John’s weekend at the train club was on the calendar, so his leaving didn’t take me by surprise. This one started earlier than expected. He usually leaves around six, but I heard the ice rattling at five and didn’t go back to sleep. The previous days had been busy. I didn’t plan anything special to do, knowing that days tend to fill themselves up without my help. When I got home from walking, I realized that I did all the talking – to myself. Evidently I was just as nice to myself as John would have been.
I was tempted to take the day off by not allowing any sentence to begin with “I ought to ….” That didn’t work. While eating breakfast, I saw weeds dancing in the wind, taunting me. I rose to the challenge and sadistically enjoyed seeing them wilt in the cart.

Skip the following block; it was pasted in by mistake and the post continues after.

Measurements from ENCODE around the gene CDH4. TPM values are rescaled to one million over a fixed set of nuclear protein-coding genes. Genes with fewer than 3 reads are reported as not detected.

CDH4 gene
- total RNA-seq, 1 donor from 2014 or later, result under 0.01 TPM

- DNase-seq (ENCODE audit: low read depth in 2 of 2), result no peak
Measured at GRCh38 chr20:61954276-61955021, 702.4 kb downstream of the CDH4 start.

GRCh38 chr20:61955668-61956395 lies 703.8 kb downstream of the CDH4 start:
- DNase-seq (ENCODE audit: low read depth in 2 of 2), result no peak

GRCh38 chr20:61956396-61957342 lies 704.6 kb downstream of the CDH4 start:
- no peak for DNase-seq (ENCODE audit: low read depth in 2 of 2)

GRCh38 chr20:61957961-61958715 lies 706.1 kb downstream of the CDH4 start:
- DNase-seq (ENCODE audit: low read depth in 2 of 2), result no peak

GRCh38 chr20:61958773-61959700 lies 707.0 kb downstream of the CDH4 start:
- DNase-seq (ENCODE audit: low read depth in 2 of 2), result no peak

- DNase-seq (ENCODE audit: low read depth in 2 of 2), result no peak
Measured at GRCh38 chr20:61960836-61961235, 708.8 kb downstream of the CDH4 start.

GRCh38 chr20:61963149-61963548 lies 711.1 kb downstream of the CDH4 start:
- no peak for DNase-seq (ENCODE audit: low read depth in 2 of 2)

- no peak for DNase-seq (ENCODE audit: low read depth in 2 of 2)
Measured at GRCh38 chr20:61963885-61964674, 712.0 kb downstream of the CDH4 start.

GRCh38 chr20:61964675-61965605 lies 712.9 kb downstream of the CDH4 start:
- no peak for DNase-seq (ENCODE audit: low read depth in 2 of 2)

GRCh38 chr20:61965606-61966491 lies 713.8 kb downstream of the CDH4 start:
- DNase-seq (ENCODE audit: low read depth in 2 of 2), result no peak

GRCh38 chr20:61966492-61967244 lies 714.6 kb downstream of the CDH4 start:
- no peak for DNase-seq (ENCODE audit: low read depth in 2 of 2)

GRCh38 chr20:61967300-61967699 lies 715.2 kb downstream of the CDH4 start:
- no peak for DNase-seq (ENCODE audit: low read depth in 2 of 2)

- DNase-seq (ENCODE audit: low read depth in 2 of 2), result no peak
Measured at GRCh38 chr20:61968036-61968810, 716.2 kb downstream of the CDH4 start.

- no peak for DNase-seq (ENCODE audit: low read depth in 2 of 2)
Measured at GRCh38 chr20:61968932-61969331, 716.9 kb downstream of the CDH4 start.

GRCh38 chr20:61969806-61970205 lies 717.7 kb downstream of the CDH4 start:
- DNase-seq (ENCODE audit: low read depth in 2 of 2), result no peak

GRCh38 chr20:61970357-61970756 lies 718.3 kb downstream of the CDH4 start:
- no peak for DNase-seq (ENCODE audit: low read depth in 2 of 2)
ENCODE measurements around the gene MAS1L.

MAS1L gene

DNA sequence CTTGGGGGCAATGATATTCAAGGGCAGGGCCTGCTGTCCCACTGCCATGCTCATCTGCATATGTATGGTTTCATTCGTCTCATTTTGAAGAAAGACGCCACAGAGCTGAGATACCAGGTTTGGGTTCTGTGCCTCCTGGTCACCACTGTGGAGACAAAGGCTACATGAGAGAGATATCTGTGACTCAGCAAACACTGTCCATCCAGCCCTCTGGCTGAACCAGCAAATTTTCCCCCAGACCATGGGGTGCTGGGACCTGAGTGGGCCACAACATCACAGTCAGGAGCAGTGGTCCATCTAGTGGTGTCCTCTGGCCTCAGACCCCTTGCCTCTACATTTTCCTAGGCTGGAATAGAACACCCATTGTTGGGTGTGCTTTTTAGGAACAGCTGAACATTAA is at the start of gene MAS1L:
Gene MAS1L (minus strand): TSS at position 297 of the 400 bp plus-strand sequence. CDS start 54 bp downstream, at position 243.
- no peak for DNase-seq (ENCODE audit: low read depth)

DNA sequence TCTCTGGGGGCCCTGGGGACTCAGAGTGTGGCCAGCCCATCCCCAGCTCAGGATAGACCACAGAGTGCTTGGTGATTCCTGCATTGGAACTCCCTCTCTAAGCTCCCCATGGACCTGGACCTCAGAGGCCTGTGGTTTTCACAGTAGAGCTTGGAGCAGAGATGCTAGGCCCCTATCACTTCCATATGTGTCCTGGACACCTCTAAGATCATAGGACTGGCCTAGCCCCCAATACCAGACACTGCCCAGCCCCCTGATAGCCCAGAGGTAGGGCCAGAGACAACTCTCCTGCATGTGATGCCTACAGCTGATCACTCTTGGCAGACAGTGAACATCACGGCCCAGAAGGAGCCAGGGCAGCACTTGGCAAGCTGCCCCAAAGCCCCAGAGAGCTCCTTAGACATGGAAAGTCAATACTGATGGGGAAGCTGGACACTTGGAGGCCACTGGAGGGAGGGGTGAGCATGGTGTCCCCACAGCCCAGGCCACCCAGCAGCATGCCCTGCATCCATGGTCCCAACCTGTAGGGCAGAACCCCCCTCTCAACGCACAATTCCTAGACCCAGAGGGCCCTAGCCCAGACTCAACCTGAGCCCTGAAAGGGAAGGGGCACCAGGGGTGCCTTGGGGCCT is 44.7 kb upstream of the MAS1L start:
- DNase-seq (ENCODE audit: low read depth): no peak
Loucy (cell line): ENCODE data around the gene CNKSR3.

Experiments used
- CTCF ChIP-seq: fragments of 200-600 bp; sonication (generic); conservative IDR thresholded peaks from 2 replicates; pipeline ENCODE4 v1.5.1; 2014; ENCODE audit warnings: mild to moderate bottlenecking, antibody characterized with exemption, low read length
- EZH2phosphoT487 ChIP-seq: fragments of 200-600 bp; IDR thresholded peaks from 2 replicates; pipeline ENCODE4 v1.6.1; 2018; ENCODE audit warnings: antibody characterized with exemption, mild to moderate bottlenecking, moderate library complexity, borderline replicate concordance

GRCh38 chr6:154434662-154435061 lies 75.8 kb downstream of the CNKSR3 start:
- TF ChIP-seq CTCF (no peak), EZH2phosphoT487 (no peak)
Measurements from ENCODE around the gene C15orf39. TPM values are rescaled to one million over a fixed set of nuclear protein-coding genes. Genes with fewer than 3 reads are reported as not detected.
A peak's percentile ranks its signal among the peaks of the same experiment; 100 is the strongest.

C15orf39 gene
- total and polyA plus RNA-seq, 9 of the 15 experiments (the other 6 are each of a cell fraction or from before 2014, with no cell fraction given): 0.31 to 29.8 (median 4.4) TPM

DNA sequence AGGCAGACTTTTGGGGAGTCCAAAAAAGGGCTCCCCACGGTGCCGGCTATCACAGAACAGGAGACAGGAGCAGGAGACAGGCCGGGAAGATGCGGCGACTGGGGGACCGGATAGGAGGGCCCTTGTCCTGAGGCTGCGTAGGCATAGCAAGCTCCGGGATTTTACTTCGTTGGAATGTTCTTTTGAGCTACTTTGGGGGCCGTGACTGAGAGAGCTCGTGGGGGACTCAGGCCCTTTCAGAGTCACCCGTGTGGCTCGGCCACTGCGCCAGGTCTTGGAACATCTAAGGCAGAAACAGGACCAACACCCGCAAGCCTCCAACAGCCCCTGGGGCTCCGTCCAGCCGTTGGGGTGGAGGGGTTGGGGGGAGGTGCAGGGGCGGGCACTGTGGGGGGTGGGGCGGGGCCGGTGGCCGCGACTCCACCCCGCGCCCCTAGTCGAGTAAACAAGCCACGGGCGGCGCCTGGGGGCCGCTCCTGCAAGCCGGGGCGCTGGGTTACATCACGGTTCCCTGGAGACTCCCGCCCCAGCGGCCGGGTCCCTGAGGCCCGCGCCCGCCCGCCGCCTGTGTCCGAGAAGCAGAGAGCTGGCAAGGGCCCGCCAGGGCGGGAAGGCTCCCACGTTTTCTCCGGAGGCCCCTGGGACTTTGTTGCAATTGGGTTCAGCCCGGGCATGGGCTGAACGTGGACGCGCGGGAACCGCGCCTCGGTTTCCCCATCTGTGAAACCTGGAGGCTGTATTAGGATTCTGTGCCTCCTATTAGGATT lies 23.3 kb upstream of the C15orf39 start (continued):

Reading email and blog messages took hours. Even though people have asked how long I stay glued to the monitor, I have resisted timing it. They may need to know, but I’m sure I don’t. With words flowing in and out, I wasn’t aware of being alone.
Toward evening I listed accomplishments – weeding, cleaning the coffeepot, reading the newspaper, cleaning the fountain that had run faultlessly for months until today, doing two bank recs, and washing dishes. Now was the time to unwrap the book that NY friend Nancy sent me several weeks ago. Could it have been a year since I held a novel in my hands? Blogging friends read several books a WEEK, and I sometimes manage one a year. Shameful! The author’s preface drew me in, and I was engrossed with the first chapter. A blank page made me realize I was sitting in a chair reading, not living the story of an 11-year-old girl. After a pause to eat a tomato sandwich, I became a college student and middle-aged widow. Whoa! I lost myself in that book! I was virtually the main character for hours with no thought that I existed. No wonder I don’t read very often. It’s an act of supreme irresponsibility. I must not pick up the book again until I’ve done something useful tomorrow.